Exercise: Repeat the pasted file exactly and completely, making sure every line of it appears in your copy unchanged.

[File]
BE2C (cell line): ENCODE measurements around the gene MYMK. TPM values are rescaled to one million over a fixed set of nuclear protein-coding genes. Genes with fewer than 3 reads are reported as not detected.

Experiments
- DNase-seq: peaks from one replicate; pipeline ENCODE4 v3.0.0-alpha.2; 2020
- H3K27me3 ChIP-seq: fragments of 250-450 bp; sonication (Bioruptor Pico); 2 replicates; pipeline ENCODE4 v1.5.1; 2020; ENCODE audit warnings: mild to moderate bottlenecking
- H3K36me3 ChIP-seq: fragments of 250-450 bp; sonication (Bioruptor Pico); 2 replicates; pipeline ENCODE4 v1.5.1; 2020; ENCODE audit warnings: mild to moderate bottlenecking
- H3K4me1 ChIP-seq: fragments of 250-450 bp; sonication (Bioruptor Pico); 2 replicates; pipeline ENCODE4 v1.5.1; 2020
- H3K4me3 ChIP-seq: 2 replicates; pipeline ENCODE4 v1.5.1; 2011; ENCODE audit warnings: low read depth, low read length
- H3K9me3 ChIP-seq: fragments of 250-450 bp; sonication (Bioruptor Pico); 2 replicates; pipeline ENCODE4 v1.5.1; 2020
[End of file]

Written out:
BE2C (cell line): ENCODE measurements around the gene MYMK. TPM values are rescaled to one million over a fixed set of nuclear protein-coding genes. Genes with fewer than 3 reads are reported as not detected.

Experiments
- DNase-seq: peaks from one replicate; pipeline ENCODE4 v3.0.0-alpha.2; 2020
- H3K27me3 ChIP-seq: fragments of 250-450 bp; sonication (Bioruptor Pico); 2 replicates; pipeline ENCODE4 v1.5.1; 2020; ENCODE audit warnings: mild to moderate bottlenecking
- H3K36me3 ChIP-seq: fragments of 250-450 bp; sonication (Bioruptor Pico); 2 replicates; pipeline ENCODE4 v1.5.1; 2020; ENCODE audit warnings: mild to moderate bottlenecking
- H3K4me1 ChIP-seq: fragments of 250-450 bp; sonication (Bioruptor Pico); 2 replicates; pipeline ENCODE4 v1.5.1; 2020
- H3K4me3 ChIP-seq: 2 replicates; pipeline ENCODE4 v1.5.1; 2011; ENCODE audit warnings: low read depth, low read length
- H3K9me3 ChIP-seq: fragments of 250-450 bp; sonication (Bioruptor Pico); 2 replicates; pipeline ENCODE4 v1.5.1; 2020